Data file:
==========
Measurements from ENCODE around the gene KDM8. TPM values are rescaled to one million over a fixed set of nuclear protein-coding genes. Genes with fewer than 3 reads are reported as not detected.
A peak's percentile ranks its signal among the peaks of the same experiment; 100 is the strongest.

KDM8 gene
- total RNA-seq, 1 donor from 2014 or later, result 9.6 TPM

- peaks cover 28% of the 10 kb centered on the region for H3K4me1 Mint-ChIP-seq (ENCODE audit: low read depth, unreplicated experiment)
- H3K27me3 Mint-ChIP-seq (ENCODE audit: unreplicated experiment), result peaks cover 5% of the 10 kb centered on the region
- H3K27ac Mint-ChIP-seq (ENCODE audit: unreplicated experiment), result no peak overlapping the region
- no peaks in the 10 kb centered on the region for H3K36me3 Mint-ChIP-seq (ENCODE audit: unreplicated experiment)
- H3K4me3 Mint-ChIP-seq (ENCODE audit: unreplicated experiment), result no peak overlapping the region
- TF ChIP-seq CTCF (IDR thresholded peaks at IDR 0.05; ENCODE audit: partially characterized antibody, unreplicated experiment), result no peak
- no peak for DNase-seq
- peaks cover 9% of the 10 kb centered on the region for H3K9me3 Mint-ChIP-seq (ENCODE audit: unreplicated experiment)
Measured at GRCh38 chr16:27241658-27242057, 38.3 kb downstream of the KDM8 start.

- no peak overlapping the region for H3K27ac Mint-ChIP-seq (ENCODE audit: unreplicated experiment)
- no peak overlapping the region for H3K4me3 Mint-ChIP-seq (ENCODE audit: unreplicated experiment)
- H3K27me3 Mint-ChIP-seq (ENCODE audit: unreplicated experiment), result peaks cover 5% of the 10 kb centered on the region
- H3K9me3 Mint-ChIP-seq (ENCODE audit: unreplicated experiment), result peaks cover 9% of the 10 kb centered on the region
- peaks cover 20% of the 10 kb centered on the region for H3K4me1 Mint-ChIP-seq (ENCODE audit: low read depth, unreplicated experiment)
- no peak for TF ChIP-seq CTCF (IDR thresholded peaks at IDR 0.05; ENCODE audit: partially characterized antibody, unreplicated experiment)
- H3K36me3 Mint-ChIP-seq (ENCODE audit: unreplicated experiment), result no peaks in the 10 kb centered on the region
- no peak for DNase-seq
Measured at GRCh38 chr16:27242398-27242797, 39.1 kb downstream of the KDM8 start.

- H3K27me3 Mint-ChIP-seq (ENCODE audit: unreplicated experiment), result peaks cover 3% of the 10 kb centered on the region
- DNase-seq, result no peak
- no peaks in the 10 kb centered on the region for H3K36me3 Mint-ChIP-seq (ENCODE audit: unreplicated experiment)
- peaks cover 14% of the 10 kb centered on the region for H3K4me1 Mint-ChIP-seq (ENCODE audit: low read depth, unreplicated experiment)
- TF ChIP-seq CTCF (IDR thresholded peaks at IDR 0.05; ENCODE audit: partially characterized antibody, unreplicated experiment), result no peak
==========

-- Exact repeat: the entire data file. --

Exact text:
Measurements from ENCODE around the gene KDM8. TPM values are rescaled to one million over a fixed set of nuclear protein-coding genes. Genes with fewer than 3 reads are reported as not detected.
A peak's percentile ranks its signal among the peaks of the same experiment; 100 is the strongest.

KDM8 gene
- total RNA-seq, 1 donor from 2014 or later, result 9.6 TPM

- peaks cover 28% of the 10 kb centered on the region for H3K4me1 Mint-ChIP-seq (ENCODE audit: low read depth, unreplicated experiment)
- H3K27me3 Mint-ChIP-seq (ENCODE audit: unreplicated experiment), result peaks cover 5% of the 10 kb centered on the region
- H3K27ac Mint-ChIP-seq (ENCODE audit: unreplicated experiment), result no peak overlapping the region
- no peaks in the 10 kb centered on the region for H3K36me3 Mint-ChIP-seq (ENCODE audit: unreplicated experiment)
- H3K4me3 Mint-ChIP-seq (ENCODE audit: unreplicated experiment), result no peak overlapping the region
- TF ChIP-seq CTCF (IDR thresholded peaks at IDR 0.05; ENCODE audit: partially characterized antibody, unreplicated experiment), result no peak
- no peak for DNase-seq
- peaks cover 9% of the 10 kb centered on the region for H3K9me3 Mint-ChIP-seq (ENCODE audit: unreplicated experiment)
Measured at GRCh38 chr16:27241658-27242057, 38.3 kb downstream of the KDM8 start.

- no peak overlapping the region for H3K27ac Mint-ChIP-seq (ENCODE audit: unreplicated experiment)
- no peak overlapping the region for H3K4me3 Mint-ChIP-seq (ENCODE audit: unreplicated experiment)
- H3K27me3 Mint-ChIP-seq (ENCODE audit: unreplicated experiment), result peaks cover 5% of the 10 kb centered on the region
- H3K9me3 Mint-ChIP-seq (ENCODE audit: unreplicated experiment), result peaks cover 9% of the 10 kb centered on the region
- peaks cover 20% of the 10 kb centered on the region for H3K4me1 Mint-ChIP-seq (ENCODE audit: low read depth, unreplicated experiment)
- no peak for TF ChIP-seq CTCF (IDR thresholded peaks at IDR 0.05; ENCODE audit: partially characterized antibody, unreplicated experiment)
- H3K36me3 Mint-ChIP-seq (ENCODE audit: unreplicated experiment), result no peaks in the 10 kb centered on the region
- no peak for DNase-seq
Measured at GRCh38 chr16:27242398-27242797, 39.1 kb downstream of the KDM8 start.

- H3K27me3 Mint-ChIP-seq (ENCODE audit: unreplicated experiment), result peaks cover 3% of the 10 kb centered on the region
- DNase-seq, result no peak
- no peaks in the 10 kb centered on the region for H3K36me3 Mint-ChIP-seq (ENCODE audit: unreplicated experiment)
- peaks cover 14% of the 10 kb centered on the region for H3K4me1 Mint-ChIP-seq (ENCODE audit: low read depth, unreplicated experiment)
- TF ChIP-seq CTCF (IDR thresholded peaks at IDR 0.05; ENCODE audit: partially characterized antibody, unreplicated experiment), result no peak